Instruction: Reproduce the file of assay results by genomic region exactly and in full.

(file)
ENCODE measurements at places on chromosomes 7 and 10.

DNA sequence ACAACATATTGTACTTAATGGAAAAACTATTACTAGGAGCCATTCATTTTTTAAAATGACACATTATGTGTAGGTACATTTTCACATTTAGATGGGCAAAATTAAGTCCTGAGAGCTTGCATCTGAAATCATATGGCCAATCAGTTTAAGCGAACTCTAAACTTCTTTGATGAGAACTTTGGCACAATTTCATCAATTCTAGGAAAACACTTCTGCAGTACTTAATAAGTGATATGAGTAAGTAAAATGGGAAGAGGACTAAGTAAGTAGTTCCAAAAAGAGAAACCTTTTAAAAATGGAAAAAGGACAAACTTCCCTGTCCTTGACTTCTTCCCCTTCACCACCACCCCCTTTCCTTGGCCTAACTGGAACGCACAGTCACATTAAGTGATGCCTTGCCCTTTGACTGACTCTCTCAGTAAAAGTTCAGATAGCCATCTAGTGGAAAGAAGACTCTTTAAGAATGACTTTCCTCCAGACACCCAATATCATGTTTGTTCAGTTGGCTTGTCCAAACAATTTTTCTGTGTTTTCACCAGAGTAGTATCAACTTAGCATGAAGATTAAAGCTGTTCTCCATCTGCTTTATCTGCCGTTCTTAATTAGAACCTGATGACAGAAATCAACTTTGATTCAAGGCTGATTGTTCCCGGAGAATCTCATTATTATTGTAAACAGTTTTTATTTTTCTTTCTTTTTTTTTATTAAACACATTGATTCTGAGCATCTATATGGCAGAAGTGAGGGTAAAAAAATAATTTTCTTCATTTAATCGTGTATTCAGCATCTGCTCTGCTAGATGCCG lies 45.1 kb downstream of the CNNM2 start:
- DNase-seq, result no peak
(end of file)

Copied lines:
ENCODE measurements at places on chromosomes 7 and 10.

DNA sequence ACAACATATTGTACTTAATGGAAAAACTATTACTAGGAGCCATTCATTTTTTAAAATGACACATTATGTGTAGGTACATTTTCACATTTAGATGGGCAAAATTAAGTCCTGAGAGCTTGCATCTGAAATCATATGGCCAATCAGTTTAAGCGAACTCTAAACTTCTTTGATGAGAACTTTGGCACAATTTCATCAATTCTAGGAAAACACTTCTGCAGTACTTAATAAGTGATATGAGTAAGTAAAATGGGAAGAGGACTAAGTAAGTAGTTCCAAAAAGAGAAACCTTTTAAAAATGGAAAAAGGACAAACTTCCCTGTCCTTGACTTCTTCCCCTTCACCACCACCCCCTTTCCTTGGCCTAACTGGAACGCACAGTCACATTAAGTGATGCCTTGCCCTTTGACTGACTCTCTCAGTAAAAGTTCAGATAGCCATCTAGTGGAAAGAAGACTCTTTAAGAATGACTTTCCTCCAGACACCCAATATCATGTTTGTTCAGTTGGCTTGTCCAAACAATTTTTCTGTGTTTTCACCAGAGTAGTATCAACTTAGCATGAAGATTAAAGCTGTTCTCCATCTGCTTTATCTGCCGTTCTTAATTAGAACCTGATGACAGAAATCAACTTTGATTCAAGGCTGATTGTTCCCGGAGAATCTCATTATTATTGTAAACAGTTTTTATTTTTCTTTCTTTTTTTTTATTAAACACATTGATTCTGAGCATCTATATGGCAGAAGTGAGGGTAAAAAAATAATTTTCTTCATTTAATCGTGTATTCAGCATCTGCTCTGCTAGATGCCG lies 45.1 kb downstream of the CNNM2 start:
- DNase-seq, result no peak